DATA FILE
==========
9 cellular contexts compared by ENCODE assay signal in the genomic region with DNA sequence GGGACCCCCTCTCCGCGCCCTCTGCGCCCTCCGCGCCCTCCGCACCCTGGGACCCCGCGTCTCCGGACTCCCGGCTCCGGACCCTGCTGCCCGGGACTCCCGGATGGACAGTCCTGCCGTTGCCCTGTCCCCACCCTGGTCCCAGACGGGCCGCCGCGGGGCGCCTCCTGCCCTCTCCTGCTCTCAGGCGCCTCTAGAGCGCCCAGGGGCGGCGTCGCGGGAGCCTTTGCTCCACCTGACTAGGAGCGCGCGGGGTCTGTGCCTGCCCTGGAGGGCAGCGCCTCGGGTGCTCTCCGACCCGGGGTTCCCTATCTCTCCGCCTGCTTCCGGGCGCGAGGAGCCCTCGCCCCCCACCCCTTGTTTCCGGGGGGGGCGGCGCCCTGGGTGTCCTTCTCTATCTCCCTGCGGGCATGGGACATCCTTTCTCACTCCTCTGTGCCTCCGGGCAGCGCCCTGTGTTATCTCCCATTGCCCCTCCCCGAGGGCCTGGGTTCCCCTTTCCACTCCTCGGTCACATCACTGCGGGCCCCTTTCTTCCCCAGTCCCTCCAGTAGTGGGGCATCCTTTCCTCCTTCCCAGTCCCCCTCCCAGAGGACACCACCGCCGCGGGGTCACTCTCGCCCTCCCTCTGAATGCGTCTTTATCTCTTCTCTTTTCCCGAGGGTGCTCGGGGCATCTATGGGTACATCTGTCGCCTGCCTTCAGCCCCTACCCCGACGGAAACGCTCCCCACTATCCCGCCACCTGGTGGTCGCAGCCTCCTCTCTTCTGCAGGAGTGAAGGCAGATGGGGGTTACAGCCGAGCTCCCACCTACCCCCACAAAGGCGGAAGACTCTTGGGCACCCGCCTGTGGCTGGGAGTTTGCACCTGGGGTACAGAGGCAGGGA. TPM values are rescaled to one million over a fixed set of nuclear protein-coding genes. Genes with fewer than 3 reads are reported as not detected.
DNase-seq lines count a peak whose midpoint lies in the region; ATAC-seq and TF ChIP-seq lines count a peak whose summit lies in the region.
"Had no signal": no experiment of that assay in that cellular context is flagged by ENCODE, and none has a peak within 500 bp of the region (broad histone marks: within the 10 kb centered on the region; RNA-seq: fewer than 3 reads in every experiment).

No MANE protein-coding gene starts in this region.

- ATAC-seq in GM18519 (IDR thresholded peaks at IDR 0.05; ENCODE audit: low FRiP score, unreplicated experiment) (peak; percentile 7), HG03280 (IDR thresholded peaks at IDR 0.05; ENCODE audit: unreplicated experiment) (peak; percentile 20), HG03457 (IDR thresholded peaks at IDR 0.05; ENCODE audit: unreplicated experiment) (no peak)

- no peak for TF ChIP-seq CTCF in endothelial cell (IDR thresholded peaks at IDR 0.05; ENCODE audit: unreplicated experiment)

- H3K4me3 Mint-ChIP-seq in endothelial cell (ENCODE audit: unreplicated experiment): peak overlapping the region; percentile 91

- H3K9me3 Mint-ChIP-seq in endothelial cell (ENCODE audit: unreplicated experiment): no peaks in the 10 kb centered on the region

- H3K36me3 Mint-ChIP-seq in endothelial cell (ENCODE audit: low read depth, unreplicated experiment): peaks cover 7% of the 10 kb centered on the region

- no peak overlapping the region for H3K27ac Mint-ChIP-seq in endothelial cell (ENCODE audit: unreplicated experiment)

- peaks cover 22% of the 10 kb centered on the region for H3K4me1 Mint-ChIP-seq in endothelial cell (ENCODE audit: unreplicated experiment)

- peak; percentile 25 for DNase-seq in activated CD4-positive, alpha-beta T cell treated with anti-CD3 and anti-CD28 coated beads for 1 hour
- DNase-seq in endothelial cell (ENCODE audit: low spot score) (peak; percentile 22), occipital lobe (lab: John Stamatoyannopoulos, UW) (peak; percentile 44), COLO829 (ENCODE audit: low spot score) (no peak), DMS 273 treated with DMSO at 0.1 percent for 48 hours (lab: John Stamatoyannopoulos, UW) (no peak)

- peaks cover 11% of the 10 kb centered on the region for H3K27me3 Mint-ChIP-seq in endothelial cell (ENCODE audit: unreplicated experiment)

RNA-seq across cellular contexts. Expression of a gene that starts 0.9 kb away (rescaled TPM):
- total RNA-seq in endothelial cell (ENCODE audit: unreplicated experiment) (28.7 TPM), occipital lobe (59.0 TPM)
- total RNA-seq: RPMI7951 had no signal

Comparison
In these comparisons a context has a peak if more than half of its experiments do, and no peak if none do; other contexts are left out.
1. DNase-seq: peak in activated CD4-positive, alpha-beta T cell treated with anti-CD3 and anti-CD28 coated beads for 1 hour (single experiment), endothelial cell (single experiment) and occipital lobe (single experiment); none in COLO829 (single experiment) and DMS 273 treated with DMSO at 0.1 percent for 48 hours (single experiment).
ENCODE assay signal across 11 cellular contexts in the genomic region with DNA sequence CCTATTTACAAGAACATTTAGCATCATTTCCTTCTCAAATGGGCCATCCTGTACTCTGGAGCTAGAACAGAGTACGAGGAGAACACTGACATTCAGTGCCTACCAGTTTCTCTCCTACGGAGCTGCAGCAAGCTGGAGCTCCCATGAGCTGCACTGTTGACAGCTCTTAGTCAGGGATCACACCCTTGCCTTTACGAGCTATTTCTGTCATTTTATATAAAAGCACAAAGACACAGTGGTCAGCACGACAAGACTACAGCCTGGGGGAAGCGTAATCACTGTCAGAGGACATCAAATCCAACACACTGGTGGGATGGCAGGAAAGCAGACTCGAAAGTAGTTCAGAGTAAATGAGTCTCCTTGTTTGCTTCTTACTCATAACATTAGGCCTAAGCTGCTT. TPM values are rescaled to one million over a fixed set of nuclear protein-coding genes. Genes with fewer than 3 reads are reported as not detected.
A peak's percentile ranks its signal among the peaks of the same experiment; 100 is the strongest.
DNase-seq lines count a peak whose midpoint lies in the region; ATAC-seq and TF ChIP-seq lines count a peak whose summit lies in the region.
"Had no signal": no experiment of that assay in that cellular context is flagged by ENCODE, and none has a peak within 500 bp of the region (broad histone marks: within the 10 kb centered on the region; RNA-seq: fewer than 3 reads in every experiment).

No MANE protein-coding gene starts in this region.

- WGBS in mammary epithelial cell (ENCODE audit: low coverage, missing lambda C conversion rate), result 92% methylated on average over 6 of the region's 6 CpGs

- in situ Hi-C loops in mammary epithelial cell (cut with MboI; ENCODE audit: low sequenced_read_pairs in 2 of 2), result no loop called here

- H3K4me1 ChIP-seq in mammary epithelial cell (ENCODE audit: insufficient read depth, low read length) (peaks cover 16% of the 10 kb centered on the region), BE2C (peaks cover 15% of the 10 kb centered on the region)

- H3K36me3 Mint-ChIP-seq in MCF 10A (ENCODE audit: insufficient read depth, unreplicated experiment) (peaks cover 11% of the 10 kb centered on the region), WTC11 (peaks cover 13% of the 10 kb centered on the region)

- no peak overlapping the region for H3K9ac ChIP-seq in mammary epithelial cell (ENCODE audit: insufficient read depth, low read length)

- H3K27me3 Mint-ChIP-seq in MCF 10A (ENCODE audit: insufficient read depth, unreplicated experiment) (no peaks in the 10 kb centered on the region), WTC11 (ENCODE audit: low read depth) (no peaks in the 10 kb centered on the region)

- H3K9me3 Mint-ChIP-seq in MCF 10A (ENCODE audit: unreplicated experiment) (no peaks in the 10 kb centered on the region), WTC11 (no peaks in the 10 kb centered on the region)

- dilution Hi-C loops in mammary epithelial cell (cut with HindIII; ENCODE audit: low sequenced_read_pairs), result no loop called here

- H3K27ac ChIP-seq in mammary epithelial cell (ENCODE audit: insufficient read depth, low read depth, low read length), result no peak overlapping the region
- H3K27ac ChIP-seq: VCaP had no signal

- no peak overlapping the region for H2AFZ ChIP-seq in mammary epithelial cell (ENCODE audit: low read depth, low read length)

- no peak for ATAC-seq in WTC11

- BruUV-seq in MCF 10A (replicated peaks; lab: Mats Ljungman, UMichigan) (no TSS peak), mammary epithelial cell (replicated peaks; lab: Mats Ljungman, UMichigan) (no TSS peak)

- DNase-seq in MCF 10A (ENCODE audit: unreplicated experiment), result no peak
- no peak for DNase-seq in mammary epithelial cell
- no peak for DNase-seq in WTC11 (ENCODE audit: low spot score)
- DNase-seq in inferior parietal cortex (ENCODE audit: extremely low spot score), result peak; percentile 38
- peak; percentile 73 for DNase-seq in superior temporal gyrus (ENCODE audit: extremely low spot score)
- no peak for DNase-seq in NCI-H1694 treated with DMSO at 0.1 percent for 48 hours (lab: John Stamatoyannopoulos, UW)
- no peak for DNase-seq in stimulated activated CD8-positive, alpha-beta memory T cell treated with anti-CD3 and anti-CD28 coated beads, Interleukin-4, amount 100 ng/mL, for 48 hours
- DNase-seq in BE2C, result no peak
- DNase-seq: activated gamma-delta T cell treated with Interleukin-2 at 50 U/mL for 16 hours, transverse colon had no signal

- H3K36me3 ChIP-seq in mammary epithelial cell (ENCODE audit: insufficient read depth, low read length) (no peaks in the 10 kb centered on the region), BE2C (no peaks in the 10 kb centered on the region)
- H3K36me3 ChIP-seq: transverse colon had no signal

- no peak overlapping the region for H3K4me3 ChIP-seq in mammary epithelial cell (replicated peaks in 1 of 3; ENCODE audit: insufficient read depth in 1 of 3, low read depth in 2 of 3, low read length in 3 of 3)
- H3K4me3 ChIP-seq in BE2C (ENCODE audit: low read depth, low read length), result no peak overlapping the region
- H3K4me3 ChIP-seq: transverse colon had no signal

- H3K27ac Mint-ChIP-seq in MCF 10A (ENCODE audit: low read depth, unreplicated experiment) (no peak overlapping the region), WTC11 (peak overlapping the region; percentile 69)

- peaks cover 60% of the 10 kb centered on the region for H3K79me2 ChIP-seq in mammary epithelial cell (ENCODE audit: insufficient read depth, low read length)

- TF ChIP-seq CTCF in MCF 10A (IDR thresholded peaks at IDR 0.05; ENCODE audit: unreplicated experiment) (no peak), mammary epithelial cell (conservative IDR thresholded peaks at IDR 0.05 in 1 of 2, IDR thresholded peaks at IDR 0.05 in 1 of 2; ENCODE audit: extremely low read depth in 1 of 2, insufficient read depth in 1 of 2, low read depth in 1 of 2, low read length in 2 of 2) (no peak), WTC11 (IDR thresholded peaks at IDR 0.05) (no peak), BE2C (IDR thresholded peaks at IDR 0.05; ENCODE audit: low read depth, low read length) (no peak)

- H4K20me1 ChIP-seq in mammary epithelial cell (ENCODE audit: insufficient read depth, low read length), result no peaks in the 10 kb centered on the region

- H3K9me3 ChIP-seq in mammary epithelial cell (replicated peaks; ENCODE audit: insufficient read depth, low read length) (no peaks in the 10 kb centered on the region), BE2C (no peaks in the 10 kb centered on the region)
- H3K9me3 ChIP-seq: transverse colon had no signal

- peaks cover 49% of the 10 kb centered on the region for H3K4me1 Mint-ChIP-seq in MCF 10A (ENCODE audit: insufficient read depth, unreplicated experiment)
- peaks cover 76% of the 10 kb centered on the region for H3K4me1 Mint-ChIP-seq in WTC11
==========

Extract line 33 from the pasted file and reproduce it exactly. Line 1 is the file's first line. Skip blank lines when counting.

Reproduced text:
- dilution Hi-C loops in mammary epithelial cell (cut with HindIII; ENCODE audit: low sequenced_read_pairs), result no loop called here